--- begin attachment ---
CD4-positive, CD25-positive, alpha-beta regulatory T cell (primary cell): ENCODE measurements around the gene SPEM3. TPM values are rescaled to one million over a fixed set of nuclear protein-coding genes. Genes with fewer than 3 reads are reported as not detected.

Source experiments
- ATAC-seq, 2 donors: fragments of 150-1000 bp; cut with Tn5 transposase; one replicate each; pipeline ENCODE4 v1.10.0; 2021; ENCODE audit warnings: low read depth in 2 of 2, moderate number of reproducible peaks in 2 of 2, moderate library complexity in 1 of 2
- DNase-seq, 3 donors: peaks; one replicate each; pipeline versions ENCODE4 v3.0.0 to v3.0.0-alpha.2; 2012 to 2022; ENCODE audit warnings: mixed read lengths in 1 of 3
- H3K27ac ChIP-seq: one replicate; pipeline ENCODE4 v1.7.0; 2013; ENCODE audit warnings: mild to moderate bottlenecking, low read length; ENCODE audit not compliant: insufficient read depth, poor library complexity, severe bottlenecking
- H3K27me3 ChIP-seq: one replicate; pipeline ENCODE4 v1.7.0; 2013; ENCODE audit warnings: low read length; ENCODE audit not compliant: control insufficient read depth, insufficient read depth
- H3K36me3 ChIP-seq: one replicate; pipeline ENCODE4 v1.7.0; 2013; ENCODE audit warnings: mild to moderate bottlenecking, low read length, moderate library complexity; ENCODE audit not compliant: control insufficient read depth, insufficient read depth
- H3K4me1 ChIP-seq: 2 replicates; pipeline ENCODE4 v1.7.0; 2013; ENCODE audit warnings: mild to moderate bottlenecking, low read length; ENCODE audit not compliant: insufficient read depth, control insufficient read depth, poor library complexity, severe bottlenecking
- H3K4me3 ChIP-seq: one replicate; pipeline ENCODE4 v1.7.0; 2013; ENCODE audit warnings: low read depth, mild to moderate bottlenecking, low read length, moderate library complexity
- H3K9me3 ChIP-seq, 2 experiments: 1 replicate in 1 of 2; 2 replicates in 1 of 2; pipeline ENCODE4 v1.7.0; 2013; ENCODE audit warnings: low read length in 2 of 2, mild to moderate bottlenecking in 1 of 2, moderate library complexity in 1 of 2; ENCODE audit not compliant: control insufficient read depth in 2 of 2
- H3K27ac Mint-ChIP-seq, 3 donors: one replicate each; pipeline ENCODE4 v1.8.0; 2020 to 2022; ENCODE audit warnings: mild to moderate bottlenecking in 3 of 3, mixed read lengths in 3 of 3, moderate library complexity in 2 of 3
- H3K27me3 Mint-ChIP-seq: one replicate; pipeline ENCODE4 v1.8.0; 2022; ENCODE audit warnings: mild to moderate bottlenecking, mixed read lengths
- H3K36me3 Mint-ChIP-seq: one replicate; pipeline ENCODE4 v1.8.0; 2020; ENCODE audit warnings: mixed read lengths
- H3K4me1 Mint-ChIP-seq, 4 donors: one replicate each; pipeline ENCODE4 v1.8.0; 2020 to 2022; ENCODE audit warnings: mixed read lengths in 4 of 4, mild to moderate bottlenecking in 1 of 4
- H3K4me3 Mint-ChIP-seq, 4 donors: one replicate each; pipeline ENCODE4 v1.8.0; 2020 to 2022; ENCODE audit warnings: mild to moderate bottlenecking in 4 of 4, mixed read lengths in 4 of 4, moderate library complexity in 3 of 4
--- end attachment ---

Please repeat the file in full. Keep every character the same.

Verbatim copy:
CD4-positive, CD25-positive, alpha-beta regulatory T cell (primary cell): ENCODE measurements around the gene SPEM3. TPM values are rescaled to one million over a fixed set of nuclear protein-coding genes. Genes with fewer than 3 reads are reported as not detected.

Source experiments
- ATAC-seq, 2 donors: fragments of 150-1000 bp; cut with Tn5 transposase; one replicate each; pipeline ENCODE4 v1.10.0; 2021; ENCODE audit warnings: low read depth in 2 of 2, moderate number of reproducible peaks in 2 of 2, moderate library complexity in 1 of 2
- DNase-seq, 3 donors: peaks; one replicate each; pipeline versions ENCODE4 v3.0.0 to v3.0.0-alpha.2; 2012 to 2022; ENCODE audit warnings: mixed read lengths in 1 of 3
- H3K27ac ChIP-seq: one replicate; pipeline ENCODE4 v1.7.0; 2013; ENCODE audit warnings: mild to moderate bottlenecking, low read length; ENCODE audit not compliant: insufficient read depth, poor library complexity, severe bottlenecking
- H3K27me3 ChIP-seq: one replicate; pipeline ENCODE4 v1.7.0; 2013; ENCODE audit warnings: low read length; ENCODE audit not compliant: control insufficient read depth, insufficient read depth
- H3K36me3 ChIP-seq: one replicate; pipeline ENCODE4 v1.7.0; 2013; ENCODE audit warnings: mild to moderate bottlenecking, low read length, moderate library complexity; ENCODE audit not compliant: control insufficient read depth, insufficient read depth
- H3K4me1 ChIP-seq: 2 replicates; pipeline ENCODE4 v1.7.0; 2013; ENCODE audit warnings: mild to moderate bottlenecking, low read length; ENCODE audit not compliant: insufficient read depth, control insufficient read depth, poor library complexity, severe bottlenecking
- H3K4me3 ChIP-seq: one replicate; pipeline ENCODE4 v1.7.0; 2013; ENCODE audit warnings: low read depth, mild to moderate bottlenecking, low read length, moderate library complexity
- H3K9me3 ChIP-seq, 2 experiments: 1 replicate in 1 of 2; 2 replicates in 1 of 2; pipeline ENCODE4 v1.7.0; 2013; ENCODE audit warnings: low read length in 2 of 2, mild to moderate bottlenecking in 1 of 2, moderate library complexity in 1 of 2; ENCODE audit not compliant: control insufficient read depth in 2 of 2
- H3K27ac Mint-ChIP-seq, 3 donors: one replicate each; pipeline ENCODE4 v1.8.0; 2020 to 2022; ENCODE audit warnings: mild to moderate bottlenecking in 3 of 3, mixed read lengths in 3 of 3, moderate library complexity in 2 of 3
- H3K27me3 Mint-ChIP-seq: one replicate; pipeline ENCODE4 v1.8.0; 2022; ENCODE audit warnings: mild to moderate bottlenecking, mixed read lengths
- H3K36me3 Mint-ChIP-seq: one replicate; pipeline ENCODE4 v1.8.0; 2020; ENCODE audit warnings: mixed read lengths
- H3K4me1 Mint-ChIP-seq, 4 donors: one replicate each; pipeline ENCODE4 v1.8.0; 2020 to 2022; ENCODE audit warnings: mixed read lengths in 4 of 4, mild to moderate bottlenecking in 1 of 4
- H3K4me3 Mint-ChIP-seq, 4 donors: one replicate each; pipeline ENCODE4 v1.8.0; 2020 to 2022; ENCODE audit warnings: mild to moderate bottlenecking in 4 of 4, mixed read lengths in 4 of 4, moderate library complexity in 3 of 4